(Edmonton) From September 21st to 25th, students from the University of Alberta had the opportunity to be involved in a case study that lead them to participate in the 7th annual Alberta Energy Challenge. This competition is an international five-day intense case competition that happens at the University, along with other venues from around the city.
Globally, nine teams competed this year which included experienced professionals, master’s students, and MBA students. Akash Gupta and Austin Fernandez were this year’s representatives from the Engineering Faculty. Gupta, a Chemical Engineering student, and Fernandez, an Electrical Engineering student, were able to form a team collaboratively with B-com Energy and Environmental and B-com financial students Kellie Thibodeau and Luke Timmerman. Each with a vital role that lead to their first-place victory in the competition. This occurrence happened after discovering a “cross faculty” case study opportunity that was posted by the University. “It is important for engineers to explore cross faculty opportunities to further develop interpersonal skills and business acumen”, says Gupta. This said after thinking about their futures and considerations for their careers. “Working for a big oil company is not the only option. Consider becoming an entrepreneur after graduation using the extensive technical knowledge you have acquired through engineering” Gupta added.
These case studies are designed for students to broaden their learning ability outside of their programs focus. “I think it is extremely important for students to venture outside of their comfort zones” Fernandez exclaimed. “This is because it has helped me gain valuable skills such as public speaking, critical thinking, and team building skills which will all be important in my career.”
Each student within the group all agreed on the importance of venturing outside of their comfort zones and discovering new opportunities. The University has many options for cross faculty case studies, and are considered vitally important for students. “Employers find this valuable because it shows the qualities of a well-rounded individual” said Fernandez.
This year’s competition proposal was to find a way of bringing renewable energy into Alberta Oil Sands and, specifically, contribute to the Cenovous energy portfolio. The team worked tirelessly together to design a way for large tubes to be planted into the ground to create steam from soil that will then convert into reusable energy. Each student took a role from designing the initial layout, to the legal logistics, and staying within a feasible budget.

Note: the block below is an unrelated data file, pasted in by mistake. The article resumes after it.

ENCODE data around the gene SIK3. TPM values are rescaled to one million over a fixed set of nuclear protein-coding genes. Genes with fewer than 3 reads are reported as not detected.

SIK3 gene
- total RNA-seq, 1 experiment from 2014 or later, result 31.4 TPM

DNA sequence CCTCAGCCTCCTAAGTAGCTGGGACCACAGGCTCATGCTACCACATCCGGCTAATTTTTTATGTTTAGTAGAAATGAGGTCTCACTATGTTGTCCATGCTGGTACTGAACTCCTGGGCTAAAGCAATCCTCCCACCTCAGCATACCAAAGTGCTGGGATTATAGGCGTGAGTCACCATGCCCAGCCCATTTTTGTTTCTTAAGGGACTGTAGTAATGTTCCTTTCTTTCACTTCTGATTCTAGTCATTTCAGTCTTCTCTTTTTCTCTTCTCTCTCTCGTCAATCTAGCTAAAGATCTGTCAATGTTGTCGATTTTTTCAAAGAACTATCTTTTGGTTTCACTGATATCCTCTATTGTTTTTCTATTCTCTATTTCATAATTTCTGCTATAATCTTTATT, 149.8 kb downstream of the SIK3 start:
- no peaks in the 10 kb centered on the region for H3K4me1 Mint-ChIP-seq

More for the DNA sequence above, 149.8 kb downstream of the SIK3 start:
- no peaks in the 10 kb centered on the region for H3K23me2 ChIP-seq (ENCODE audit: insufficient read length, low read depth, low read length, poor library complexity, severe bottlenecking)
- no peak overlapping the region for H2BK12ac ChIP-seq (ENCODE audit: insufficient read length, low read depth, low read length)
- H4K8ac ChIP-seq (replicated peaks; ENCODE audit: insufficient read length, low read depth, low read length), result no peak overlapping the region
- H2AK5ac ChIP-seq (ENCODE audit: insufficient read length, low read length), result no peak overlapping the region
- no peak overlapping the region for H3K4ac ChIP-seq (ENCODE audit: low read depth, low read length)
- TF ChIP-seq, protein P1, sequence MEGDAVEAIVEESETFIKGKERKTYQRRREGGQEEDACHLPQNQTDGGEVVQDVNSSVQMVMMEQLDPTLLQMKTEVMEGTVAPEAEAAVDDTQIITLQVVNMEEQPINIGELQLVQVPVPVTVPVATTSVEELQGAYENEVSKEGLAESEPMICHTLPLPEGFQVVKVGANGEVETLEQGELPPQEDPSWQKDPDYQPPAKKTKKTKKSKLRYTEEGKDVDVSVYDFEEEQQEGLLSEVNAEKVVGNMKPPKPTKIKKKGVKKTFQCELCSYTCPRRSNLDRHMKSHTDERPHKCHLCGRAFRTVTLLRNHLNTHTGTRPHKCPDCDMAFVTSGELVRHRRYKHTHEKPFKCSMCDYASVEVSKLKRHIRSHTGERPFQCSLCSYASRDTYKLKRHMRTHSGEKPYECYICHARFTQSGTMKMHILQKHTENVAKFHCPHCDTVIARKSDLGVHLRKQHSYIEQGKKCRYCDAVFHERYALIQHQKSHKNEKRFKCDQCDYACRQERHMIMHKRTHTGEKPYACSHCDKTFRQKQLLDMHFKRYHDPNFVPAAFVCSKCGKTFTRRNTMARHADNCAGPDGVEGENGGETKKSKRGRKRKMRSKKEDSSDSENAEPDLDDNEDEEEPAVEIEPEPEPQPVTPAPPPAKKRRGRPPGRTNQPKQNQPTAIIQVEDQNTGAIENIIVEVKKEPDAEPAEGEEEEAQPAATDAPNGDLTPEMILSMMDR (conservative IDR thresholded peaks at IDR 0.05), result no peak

The Alberta Energy Challenge is one of the only international case competitions focusing on the energy sector. Teams are allocated 36 hour over a five-day period to complete their research. During this time, teams have very limited access to various student and professional consultants to help provide the most concise solution possible, given the vast extent of possibilities within the energy industry. “Alberta can be the sustainable energy provider for the future as long as we tap into the fresh mindset of this province’s young minds to continue innovating” explained Gupta.
Along with their win, the team was able to pitch, what they believe is a revolutionary technology, and what they believe to be a major and positive impact for Cenovus and the province of Alberta. They were whisked around the province in a private jet, had multiple site tours for current SAGD operations and at a Packers Plus Facility. Fernandez finished by saying, “now I can say that I not only won the AEC 2016 competition at a master’s level, but also I was able to enhance crucial personal skills that will be helpful for years to come.”